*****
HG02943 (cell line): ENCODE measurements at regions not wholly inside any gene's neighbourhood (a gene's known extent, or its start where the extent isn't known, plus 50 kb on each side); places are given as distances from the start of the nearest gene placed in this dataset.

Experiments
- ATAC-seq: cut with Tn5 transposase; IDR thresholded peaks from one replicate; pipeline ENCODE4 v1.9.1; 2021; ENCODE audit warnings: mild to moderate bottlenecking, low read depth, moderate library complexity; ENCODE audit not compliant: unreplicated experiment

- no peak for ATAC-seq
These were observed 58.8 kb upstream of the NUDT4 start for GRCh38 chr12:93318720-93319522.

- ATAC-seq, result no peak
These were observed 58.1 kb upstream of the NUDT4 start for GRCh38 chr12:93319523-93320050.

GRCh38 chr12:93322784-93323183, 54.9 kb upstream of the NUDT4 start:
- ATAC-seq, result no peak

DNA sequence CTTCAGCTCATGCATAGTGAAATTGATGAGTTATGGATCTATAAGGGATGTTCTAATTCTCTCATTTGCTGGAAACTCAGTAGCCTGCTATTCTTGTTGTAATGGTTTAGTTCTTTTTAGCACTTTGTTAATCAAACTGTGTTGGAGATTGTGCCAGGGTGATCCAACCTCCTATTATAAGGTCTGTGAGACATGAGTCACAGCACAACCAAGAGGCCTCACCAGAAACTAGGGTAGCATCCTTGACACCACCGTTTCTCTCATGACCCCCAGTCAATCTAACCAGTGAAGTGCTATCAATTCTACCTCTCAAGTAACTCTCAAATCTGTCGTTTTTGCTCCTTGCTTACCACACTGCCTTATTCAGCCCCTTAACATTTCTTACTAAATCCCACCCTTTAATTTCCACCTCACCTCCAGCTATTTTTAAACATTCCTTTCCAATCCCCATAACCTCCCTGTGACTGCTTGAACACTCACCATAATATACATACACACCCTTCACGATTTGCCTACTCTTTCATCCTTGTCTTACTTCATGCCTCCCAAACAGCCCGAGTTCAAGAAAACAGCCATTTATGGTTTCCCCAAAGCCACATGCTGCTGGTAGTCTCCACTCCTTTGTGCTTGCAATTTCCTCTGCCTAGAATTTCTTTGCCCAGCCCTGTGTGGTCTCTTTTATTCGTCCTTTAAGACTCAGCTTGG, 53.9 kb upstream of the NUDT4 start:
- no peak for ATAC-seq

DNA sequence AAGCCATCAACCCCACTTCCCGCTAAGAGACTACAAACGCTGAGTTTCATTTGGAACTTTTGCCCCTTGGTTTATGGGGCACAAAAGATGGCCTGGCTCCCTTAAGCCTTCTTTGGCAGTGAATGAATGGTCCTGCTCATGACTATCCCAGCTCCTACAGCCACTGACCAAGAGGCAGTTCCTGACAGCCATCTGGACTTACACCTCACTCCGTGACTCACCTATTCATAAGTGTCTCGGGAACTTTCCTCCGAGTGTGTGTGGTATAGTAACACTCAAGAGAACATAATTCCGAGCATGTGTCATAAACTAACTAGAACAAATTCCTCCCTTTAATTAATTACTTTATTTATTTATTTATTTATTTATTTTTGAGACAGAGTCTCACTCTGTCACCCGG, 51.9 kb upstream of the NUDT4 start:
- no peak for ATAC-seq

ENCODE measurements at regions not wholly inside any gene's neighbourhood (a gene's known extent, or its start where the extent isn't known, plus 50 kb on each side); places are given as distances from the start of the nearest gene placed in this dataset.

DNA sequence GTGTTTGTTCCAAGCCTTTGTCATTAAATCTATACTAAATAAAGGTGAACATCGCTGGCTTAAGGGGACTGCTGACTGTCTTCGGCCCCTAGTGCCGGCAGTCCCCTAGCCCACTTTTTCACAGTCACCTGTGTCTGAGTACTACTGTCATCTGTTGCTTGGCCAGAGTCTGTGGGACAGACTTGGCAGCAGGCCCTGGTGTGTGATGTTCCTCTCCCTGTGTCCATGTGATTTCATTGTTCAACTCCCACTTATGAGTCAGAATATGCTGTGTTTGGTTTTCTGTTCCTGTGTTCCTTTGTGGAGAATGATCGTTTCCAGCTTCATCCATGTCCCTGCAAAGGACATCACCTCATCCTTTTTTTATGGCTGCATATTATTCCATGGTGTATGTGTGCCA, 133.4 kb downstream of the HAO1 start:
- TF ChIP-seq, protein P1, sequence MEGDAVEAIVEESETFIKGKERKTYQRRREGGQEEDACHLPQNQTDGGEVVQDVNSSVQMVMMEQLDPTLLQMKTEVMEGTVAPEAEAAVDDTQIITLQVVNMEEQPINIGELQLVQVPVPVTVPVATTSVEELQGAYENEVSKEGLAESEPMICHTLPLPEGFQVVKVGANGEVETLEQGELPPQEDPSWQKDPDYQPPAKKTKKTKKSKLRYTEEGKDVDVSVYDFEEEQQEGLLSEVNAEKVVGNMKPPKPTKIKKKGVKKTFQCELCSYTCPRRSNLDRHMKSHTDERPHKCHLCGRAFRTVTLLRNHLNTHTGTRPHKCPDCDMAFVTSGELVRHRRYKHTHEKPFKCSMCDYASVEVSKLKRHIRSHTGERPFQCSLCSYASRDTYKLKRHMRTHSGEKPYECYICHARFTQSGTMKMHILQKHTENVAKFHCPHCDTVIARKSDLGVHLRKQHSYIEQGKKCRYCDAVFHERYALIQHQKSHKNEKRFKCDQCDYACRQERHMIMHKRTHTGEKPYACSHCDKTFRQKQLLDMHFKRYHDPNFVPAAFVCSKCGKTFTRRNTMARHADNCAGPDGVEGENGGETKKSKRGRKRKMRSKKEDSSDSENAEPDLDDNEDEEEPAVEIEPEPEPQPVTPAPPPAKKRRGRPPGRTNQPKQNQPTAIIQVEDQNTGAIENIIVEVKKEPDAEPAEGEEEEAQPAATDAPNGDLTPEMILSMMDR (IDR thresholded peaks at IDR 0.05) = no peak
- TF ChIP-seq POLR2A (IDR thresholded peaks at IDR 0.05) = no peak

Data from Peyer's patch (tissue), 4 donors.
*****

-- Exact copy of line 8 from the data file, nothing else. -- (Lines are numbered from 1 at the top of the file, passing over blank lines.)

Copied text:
GRCh38 chr12:93322784-93323183, 54.9 kb upstream of the NUDT4 start: